The Dry Eye Zone

Rebecca's Blog


Your smartphone can help figure out your blink!

Don’t blink!

I love this!

After reading the abstract below, I just had to google the iPhone capacity and found that yes, everything from iPhone 6 on up can do this as it has 240 frames per second capacity. I can’t speak to Android, sorry, but from as much googling as I did, it might be lower.

Anyway, the idea is that an iPhone can capture your blink function in enough detail for a doctor to figure out the following:

  • Interblink interval

  • Blink rate in blinks per minute

  • Percentage of incomplete blinks

  • Blink velocity

Here is my admittedly wicked little thought:

  • Record yourself for 3 minutes while watching TV or using a computer (whichever you do most).

  • Hand the recording and a copy of this abstract to your eye doctor, and ask them to analyze your blink.

Prediction: Your doctor will do one of the following:

  • Enter into the spirit of the thing and figure it out;

  • Use their Lipiview or some other technology to test for this, scorning your home-made version;

  • Scoff at the idea and make a mental note to hate me, or you and your doctor will learn something important about you. This may even increase your eye doctor’s sensitivity to blink issues. On the other hand, if your eye doctor is already using well and good.

Bottom line, your blink is very important to your tear film and ocular surface health.

Analysis of Spontaneous Eyelid Blink Dynamics Using a 240 Frames per Second Smartphone Camera.

Godfrey et al, Ophthalmic Plastic and Reconstructive Surgery, March 2019


To report initial results using a native 240 frames per second smartphone camera for 2-dimensional videographic analysis of eyelid dynamics during spontaneous blinking.


Spontaneous blinking was prospectively recorded in volunteers using a smartphone camera recording at 240 frames per second in 720p. A standardized recording setup was used in which the smartphone was mounted on a tripod stand at 0.5 m in the Frankfort horizontal plane. Subjects viewed a nature documentary video in primary gaze while their spontaneous blinking was recorded for 3 minutes. Exclusion criteria included known eyelid malposition or ocular surface pathology, including dry eye syndrome, contact lens use, prior eyelid or intraocular surgery, prior periocular trauma, or craniofacial abnormality. Primary outcome measures were spontaneous interblink interval, blink rate in blinks per minute, percentage of incomplete blinks, and blink velocity.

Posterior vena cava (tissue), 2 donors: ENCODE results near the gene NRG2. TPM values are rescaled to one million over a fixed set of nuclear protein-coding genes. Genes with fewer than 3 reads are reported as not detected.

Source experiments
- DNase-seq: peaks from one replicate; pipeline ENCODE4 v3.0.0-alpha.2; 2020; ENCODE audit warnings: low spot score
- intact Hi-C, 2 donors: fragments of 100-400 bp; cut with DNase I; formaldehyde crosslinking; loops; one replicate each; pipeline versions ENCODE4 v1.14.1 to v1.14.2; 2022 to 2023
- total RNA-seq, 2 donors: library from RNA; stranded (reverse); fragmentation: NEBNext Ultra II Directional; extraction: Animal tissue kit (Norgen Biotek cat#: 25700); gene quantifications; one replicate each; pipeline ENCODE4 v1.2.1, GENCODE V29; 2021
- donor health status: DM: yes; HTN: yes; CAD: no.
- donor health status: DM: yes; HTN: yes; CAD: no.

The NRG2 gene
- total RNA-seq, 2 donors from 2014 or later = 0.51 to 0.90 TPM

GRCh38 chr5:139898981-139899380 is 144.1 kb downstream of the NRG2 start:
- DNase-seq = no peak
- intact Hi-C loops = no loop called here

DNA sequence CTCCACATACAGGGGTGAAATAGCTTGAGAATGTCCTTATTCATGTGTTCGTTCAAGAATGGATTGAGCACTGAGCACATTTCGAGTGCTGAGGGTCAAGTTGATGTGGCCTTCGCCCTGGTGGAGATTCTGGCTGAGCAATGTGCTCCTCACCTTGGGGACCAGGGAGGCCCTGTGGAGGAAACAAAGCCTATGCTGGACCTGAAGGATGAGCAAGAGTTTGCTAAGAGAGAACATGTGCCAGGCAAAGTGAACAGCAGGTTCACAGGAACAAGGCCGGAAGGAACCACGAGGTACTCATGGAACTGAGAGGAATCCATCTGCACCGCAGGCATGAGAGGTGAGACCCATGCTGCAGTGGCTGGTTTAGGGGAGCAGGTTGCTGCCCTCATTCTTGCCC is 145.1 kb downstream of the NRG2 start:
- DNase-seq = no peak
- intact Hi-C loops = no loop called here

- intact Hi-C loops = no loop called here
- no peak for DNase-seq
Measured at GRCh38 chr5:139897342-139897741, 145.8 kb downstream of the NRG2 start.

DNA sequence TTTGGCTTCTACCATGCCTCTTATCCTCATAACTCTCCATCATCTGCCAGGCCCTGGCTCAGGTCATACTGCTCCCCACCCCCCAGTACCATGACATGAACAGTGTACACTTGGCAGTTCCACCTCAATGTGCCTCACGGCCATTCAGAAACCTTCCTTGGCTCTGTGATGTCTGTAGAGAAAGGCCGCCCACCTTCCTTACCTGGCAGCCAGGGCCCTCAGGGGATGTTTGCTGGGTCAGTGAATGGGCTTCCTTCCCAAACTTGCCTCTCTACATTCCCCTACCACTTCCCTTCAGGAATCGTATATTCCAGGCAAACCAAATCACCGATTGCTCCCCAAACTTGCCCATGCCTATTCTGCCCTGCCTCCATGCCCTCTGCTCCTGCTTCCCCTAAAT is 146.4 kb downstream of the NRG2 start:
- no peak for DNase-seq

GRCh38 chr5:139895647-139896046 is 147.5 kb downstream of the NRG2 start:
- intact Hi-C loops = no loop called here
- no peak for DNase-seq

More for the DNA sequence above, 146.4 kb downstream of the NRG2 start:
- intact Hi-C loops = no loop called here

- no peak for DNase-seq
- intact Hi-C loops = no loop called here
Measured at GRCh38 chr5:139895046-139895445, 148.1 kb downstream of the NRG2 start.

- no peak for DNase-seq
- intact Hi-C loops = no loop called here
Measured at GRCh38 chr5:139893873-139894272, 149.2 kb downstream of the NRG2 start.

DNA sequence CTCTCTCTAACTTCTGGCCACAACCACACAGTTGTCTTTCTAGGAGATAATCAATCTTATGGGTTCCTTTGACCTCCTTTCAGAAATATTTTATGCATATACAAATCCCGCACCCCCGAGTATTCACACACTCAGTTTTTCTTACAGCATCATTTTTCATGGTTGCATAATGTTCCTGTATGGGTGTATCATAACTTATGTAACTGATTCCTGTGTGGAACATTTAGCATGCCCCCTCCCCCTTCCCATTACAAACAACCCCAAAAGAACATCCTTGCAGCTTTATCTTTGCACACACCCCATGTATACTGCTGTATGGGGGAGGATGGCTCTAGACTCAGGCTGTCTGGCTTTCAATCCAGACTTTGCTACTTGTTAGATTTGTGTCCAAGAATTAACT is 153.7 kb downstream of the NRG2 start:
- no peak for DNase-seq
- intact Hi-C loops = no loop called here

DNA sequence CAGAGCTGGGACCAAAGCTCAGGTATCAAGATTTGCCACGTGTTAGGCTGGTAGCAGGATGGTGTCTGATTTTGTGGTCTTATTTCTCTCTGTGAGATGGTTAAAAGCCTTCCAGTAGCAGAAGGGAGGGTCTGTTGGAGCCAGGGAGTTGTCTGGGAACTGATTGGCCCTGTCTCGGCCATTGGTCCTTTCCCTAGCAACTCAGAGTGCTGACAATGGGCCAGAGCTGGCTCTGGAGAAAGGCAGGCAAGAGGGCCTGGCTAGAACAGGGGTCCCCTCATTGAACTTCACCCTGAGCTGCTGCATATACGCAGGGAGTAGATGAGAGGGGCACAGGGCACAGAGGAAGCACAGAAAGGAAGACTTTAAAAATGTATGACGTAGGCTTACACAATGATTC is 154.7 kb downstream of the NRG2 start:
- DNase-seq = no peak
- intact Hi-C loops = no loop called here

The authors studied 10 subjects, 5 men and 5 women. Average age was 34 (range 19-58). Mean interblink interval was found to be 7.4 seconds (SD: 5.2, range: 1.9-17.6), corresponding to a mean blink rate of 13 blinks per minute (SD: 7.8, range: 3.4-32.0). Mean percentage of incomplete blinks was 49.8% (SD: 33.3, range: 0-100). Mean blink closure velocity was 93 mm/seconds (SD: 31, range: 40-160). These numbers are consistent with previously published results of spontaneous eyelid blink parameters.


This study demonstrates that 240 frames per second videography native to modern smartphone cameras captures anatomic detail and blink dynamics with sufficient resolution and clarity to provide objective clinical information about spontaneous eyelid blink rate, dynamics, and function.